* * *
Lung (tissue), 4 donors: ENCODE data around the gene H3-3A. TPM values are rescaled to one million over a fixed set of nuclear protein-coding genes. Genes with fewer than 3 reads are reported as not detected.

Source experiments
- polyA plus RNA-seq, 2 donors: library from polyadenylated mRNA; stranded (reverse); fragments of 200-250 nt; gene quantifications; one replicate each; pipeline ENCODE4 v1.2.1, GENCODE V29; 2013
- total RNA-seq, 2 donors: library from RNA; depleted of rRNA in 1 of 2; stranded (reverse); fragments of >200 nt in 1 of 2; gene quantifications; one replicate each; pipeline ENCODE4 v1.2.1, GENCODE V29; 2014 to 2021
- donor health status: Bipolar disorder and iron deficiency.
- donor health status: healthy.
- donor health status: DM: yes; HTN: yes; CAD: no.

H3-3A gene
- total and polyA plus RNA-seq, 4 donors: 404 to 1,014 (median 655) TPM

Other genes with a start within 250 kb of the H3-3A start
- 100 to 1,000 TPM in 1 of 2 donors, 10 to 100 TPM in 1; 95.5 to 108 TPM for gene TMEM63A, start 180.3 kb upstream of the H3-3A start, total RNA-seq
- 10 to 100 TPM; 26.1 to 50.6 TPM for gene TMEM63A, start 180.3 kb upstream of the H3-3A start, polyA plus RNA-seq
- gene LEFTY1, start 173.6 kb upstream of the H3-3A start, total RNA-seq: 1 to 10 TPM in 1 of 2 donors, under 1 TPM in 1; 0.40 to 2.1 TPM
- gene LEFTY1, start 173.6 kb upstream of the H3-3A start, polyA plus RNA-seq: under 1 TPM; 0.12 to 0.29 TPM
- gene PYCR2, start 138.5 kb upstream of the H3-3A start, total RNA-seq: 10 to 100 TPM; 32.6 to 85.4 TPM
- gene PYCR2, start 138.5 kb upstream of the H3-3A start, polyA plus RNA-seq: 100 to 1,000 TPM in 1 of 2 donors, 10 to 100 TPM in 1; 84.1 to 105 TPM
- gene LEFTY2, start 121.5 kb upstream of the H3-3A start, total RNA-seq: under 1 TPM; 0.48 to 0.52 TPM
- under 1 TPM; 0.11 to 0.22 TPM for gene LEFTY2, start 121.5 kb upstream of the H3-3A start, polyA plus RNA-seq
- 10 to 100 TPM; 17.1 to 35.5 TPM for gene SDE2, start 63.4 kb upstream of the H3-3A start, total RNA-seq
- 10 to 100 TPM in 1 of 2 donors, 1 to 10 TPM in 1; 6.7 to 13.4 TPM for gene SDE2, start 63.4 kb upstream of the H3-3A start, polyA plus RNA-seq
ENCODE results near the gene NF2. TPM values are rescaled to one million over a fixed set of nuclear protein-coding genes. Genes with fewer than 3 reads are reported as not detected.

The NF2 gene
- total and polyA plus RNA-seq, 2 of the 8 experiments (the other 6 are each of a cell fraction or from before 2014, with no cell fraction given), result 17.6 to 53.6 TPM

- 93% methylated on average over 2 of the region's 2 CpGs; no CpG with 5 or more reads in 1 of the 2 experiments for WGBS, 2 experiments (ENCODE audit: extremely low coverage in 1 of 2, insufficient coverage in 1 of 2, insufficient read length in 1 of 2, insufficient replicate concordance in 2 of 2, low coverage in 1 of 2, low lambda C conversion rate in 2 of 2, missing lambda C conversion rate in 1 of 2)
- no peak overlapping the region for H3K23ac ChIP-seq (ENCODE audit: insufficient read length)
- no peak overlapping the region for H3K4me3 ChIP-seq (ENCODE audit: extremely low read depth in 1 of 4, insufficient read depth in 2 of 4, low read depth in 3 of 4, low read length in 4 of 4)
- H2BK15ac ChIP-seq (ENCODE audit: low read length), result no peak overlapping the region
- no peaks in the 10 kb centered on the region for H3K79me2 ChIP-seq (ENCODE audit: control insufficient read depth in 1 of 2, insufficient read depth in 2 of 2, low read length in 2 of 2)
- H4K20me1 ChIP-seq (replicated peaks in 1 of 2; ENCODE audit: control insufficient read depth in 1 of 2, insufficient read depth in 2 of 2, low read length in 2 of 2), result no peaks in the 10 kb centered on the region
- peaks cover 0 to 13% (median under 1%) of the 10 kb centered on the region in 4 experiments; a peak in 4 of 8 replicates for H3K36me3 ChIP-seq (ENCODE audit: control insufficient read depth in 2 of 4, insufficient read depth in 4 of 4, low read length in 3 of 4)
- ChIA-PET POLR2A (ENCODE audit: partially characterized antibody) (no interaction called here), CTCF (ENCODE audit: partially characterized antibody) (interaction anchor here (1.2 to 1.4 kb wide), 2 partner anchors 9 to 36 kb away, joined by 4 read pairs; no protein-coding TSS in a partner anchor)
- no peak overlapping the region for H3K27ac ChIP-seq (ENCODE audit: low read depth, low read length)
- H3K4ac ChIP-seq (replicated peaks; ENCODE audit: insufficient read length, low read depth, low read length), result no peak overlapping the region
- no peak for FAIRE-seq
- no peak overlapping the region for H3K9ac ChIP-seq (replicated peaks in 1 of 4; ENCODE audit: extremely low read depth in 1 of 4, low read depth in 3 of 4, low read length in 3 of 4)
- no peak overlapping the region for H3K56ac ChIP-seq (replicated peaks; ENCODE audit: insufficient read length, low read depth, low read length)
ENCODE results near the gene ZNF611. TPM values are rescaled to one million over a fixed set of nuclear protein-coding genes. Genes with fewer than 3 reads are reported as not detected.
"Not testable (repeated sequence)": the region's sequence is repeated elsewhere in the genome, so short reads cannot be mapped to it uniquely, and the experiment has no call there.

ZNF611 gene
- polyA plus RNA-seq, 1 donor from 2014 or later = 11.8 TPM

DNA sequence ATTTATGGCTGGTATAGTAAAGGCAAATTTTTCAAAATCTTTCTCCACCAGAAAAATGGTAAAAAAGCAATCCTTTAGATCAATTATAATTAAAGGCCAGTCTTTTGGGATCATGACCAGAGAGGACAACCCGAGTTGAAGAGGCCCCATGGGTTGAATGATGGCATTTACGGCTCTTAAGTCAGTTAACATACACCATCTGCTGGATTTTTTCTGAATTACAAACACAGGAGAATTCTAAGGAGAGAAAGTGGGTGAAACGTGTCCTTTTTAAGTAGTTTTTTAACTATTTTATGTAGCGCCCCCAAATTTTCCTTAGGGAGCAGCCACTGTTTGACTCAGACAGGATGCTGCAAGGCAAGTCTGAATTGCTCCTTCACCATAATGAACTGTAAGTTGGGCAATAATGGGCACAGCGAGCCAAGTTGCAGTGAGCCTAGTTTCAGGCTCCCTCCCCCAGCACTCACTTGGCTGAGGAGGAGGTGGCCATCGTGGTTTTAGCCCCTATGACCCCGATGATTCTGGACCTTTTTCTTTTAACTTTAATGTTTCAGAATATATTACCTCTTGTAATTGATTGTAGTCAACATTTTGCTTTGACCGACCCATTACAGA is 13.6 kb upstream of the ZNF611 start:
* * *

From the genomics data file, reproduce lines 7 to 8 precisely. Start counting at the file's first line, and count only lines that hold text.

- donor health status: DM: yes; HTN: yes; CAD: no.

H3-3A gene